University of Massachusetts Medical School scientists announced on Wednesday that they have identified a natural "off switch" for the X chromosome making it possible to explore treatment for Down syndrome, a genetic disorder caused by the presence of an extra X chromosome which results in cognitive impairment.
In a report on a study of the subject posted on the medical school's website, they noted that they are the first to establish the "off switch" for the X chromosome and highlighted that it provides the first clues that the genetic root of Down syndrome can be suppressed in vitro.
"The last decade has seen great advances in efforts to correct single-gene disorders, beginning with cells in vitro and in several cases advancing to in vivo and clinical trials," said lead author Jeanne B. Lawrence, professor of cell & developmental biology. "By contrast, genetic correction of hundreds of genes across an entire extra chromosome has remained outside the realm of possibility. Our hope is that for individuals living with Down syndrome, this proof-of-principal opens up multiple exciting new avenues for studying the disorder now, and brings into the realm of consideration research on the concept of 'chromosome therapy' in the future."
According to the report, the finding now makes it possible for translational scientists to study Down syndrome in ways once impossible.
Down syndrome is the most common genetic birth defect, and affects about one in every 800 babies.
"Determining the underlying cell pathologies and gene pathways responsible for the syndrome has previously proven difficult, because of the complexity of the disorder and the normal genetic and epigenetic variation between people and cells," noted the report.
With the help of her colleague, Jun Jiang and others, Lawrence was able to compare otherwise identical cultures of Down syndrome cells, with and without expression of the extra chromosome.
"What they showed is that the Down syndrome cells have defects in cell proliferation and in neural cell differentiation, both of which are reversed by silencing one chromosome 21 by XIST," explained the report.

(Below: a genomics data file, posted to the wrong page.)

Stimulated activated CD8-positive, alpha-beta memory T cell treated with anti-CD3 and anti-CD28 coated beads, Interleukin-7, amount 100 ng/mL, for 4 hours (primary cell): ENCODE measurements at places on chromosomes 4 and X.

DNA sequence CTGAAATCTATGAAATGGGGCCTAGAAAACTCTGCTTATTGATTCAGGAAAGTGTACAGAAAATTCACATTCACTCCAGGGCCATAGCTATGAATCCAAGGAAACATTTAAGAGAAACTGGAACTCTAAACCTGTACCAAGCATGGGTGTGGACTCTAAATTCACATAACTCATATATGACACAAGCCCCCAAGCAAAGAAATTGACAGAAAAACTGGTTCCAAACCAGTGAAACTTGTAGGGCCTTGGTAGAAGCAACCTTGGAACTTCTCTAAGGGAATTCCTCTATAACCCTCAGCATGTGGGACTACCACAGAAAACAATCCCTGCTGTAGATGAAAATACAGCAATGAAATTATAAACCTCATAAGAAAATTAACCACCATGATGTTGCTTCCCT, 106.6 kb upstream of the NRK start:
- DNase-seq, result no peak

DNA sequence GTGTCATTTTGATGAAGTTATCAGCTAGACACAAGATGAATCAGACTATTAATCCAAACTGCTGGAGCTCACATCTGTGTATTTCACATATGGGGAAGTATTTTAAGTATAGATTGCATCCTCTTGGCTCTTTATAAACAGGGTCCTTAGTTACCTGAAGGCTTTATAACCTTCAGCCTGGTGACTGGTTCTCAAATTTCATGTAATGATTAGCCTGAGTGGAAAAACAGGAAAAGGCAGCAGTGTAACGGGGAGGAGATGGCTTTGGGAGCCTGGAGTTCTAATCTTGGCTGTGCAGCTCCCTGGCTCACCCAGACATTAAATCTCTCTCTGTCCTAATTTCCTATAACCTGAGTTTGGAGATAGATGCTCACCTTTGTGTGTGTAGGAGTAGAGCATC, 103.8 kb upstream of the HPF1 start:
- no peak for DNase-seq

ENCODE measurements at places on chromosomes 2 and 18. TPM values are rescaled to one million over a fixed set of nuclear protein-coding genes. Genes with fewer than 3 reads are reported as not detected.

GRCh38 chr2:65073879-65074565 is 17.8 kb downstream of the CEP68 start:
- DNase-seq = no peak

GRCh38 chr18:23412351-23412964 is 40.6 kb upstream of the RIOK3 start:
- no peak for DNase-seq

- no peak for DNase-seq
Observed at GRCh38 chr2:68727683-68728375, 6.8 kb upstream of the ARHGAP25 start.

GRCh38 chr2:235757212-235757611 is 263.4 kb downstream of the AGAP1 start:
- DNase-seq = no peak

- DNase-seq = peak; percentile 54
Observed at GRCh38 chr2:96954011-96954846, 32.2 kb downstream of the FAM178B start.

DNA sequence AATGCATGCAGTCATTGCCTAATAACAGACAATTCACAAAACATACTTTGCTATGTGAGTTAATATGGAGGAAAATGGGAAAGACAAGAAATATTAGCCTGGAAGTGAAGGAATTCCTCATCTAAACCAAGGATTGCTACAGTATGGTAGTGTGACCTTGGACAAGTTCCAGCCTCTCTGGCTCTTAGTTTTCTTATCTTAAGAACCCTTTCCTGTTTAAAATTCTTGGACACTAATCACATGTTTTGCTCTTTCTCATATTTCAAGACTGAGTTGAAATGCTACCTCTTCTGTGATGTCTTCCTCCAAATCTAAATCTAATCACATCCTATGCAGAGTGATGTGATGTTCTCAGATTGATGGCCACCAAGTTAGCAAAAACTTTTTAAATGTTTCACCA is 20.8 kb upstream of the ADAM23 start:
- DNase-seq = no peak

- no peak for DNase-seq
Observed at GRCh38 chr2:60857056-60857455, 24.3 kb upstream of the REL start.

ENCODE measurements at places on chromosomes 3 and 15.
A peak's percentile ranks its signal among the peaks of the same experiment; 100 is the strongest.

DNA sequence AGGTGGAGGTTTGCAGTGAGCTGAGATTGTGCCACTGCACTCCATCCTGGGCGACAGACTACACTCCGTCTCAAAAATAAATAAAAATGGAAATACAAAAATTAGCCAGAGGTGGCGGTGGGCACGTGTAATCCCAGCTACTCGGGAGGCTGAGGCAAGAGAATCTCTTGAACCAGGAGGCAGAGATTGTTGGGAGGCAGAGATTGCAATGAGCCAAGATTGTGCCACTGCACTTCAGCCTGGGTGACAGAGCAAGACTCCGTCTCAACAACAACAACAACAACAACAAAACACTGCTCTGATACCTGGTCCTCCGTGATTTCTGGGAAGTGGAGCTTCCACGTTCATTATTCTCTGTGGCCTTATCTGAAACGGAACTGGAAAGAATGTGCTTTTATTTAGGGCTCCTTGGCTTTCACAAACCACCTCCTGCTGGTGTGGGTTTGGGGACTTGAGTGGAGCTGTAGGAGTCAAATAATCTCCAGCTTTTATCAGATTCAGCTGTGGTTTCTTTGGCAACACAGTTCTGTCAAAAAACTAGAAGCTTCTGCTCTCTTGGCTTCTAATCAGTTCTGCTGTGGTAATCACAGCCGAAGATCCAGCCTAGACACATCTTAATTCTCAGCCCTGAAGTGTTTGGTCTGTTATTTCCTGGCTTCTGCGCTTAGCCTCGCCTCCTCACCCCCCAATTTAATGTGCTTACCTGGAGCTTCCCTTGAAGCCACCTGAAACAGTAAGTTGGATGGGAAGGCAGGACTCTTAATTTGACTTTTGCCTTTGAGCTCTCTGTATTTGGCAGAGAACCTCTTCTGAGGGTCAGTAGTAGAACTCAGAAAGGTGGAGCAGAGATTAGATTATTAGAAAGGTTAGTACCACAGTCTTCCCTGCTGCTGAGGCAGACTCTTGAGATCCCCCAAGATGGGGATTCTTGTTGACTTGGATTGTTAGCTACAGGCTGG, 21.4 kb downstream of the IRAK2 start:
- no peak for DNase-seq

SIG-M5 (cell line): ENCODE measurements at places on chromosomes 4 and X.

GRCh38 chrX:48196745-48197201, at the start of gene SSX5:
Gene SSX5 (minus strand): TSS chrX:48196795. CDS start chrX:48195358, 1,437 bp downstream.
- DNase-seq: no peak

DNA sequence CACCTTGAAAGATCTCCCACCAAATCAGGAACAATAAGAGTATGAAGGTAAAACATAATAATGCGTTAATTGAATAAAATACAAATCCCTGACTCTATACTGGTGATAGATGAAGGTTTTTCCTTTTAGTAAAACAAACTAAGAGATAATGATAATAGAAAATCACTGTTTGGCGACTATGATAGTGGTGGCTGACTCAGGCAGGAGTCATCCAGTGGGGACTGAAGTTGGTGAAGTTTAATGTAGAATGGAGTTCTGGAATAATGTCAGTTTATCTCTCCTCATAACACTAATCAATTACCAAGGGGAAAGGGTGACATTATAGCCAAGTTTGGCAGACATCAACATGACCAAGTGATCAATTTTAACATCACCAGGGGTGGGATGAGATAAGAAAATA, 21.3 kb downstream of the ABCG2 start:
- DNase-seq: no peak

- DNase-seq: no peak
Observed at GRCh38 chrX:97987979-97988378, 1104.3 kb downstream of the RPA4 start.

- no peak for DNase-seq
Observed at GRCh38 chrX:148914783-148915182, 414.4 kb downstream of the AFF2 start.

"This highlights the potential of this new experimental model to study a host of different questions in different human cell-types, and in Down syndrome mouse models," said Lawrence. "We now have a powerful tool for identifying and studying the cellular pathologies and pathways impacted directly due to over-expression of chromosome 21."
"Dr. Lawrence has harnessed the power of a natural process to target abnormal gene expression in cells that have an aberrant number of chromosomes," noted Anthony Carter of the National Institutes of Health's National Institute of General Medical Sciences, which provided some support for the study.
"Her work provides a new tool that could yield novel insights into how genes are silenced on a chromosomal scale, and into the pathological processes associated with chromosome disorders such as Down syndrome," he added.
"In the short term the correction of Down syndrome cells in culture accelerates the study of cell pathology and translational research into therapeutics, but also for the longer-term, potential development of 'chromosome therapies,' which utilize epigenetic strategies to regulate chromosomes," said Lawrence.
"Since therapeutic strategies for common chromosomal abnormalities like Down syndrome have received too little attention for too long, for the sake of millions of patients and their families across the U.S. and the world, we ought to try," said Lawrence.